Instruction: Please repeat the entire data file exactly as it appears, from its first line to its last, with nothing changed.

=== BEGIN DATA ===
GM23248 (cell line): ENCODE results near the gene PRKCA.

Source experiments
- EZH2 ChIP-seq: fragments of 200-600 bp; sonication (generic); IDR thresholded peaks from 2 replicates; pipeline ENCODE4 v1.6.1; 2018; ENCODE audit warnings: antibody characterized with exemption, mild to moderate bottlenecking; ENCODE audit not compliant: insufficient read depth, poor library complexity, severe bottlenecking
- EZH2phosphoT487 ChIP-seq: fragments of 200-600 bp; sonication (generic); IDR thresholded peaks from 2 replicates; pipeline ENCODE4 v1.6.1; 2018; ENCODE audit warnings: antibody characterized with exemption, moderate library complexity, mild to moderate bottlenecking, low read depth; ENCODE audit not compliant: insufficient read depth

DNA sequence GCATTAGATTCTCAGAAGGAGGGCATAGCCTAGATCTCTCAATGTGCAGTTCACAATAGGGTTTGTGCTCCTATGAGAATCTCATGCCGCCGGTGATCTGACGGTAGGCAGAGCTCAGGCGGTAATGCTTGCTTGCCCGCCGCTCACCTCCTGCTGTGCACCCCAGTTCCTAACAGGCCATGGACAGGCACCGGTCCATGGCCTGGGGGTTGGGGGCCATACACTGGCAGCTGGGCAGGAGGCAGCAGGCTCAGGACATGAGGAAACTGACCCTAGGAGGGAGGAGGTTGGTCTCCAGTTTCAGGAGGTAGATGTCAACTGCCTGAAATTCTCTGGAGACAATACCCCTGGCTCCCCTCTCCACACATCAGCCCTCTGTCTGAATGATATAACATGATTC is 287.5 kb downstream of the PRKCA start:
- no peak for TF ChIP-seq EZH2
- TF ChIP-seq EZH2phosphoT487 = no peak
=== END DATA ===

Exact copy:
GM23248 (cell line): ENCODE results near the gene PRKCA.

Source experiments
- EZH2 ChIP-seq: fragments of 200-600 bp; sonication (generic); IDR thresholded peaks from 2 replicates; pipeline ENCODE4 v1.6.1; 2018; ENCODE audit warnings: antibody characterized with exemption, mild to moderate bottlenecking; ENCODE audit not compliant: insufficient read depth, poor library complexity, severe bottlenecking
- EZH2phosphoT487 ChIP-seq: fragments of 200-600 bp; sonication (generic); IDR thresholded peaks from 2 replicates; pipeline ENCODE4 v1.6.1; 2018; ENCODE audit warnings: antibody characterized with exemption, moderate library complexity, mild to moderate bottlenecking, low read depth; ENCODE audit not compliant: insufficient read depth

DNA sequence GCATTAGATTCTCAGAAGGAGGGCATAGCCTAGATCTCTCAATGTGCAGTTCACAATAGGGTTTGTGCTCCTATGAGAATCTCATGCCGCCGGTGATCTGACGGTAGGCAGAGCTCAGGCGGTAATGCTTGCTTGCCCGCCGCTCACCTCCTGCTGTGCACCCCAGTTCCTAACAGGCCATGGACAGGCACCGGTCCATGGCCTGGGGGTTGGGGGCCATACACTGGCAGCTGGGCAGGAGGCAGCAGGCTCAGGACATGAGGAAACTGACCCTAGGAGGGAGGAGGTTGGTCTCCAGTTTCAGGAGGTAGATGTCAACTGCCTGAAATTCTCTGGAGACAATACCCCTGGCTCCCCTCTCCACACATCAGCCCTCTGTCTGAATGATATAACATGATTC is 287.5 kb downstream of the PRKCA start:
- no peak for TF ChIP-seq EZH2
- TF ChIP-seq EZH2phosphoT487 = no peak